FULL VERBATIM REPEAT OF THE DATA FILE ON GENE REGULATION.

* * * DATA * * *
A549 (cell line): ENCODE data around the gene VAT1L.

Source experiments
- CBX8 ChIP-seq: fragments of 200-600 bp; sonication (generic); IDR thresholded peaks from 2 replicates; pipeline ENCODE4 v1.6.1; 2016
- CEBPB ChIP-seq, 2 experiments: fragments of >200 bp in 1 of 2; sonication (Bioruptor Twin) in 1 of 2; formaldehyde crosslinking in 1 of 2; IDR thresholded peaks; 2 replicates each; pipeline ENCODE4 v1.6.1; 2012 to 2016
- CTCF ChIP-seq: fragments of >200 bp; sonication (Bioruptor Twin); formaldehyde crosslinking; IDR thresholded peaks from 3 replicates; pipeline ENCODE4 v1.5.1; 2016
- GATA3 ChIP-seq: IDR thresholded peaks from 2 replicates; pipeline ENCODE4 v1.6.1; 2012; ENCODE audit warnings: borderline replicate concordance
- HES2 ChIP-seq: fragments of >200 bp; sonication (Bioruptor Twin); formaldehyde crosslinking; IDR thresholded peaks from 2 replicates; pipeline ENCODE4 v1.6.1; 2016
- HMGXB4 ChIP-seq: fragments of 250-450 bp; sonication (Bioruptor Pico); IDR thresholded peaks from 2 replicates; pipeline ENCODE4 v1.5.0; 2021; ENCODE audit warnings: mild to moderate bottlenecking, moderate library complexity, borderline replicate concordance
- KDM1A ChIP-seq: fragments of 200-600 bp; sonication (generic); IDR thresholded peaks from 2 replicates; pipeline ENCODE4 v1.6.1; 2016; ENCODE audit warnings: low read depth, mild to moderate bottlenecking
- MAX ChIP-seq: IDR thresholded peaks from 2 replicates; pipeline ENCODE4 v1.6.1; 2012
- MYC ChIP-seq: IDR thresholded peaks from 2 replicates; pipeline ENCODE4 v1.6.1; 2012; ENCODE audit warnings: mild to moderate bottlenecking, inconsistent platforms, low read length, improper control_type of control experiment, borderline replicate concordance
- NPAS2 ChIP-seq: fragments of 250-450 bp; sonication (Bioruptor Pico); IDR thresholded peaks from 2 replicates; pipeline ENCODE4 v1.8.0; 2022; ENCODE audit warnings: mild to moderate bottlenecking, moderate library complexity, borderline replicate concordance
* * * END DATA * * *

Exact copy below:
A549 (cell line): ENCODE data around the gene VAT1L.

Source experiments
- CBX8 ChIP-seq: fragments of 200-600 bp; sonication (generic); IDR thresholded peaks from 2 replicates; pipeline ENCODE4 v1.6.1; 2016
- CEBPB ChIP-seq, 2 experiments: fragments of >200 bp in 1 of 2; sonication (Bioruptor Twin) in 1 of 2; formaldehyde crosslinking in 1 of 2; IDR thresholded peaks; 2 replicates each; pipeline ENCODE4 v1.6.1; 2012 to 2016
- CTCF ChIP-seq: fragments of >200 bp; sonication (Bioruptor Twin); formaldehyde crosslinking; IDR thresholded peaks from 3 replicates; pipeline ENCODE4 v1.5.1; 2016
- GATA3 ChIP-seq: IDR thresholded peaks from 2 replicates; pipeline ENCODE4 v1.6.1; 2012; ENCODE audit warnings: borderline replicate concordance
- HES2 ChIP-seq: fragments of >200 bp; sonication (Bioruptor Twin); formaldehyde crosslinking; IDR thresholded peaks from 2 replicates; pipeline ENCODE4 v1.6.1; 2016
- HMGXB4 ChIP-seq: fragments of 250-450 bp; sonication (Bioruptor Pico); IDR thresholded peaks from 2 replicates; pipeline ENCODE4 v1.5.0; 2021; ENCODE audit warnings: mild to moderate bottlenecking, moderate library complexity, borderline replicate concordance
- KDM1A ChIP-seq: fragments of 200-600 bp; sonication (generic); IDR thresholded peaks from 2 replicates; pipeline ENCODE4 v1.6.1; 2016; ENCODE audit warnings: low read depth, mild to moderate bottlenecking
- MAX ChIP-seq: IDR thresholded peaks from 2 replicates; pipeline ENCODE4 v1.6.1; 2012
- MYC ChIP-seq: IDR thresholded peaks from 2 replicates; pipeline ENCODE4 v1.6.1; 2012; ENCODE audit warnings: mild to moderate bottlenecking, inconsistent platforms, low read length, improper control_type of control experiment, borderline replicate concordance
- NPAS2 ChIP-seq: fragments of 250-450 bp; sonication (Bioruptor Pico); IDR thresholded peaks from 2 replicates; pipeline ENCODE4 v1.8.0; 2022; ENCODE audit warnings: mild to moderate bottlenecking, moderate library complexity, borderline replicate concordance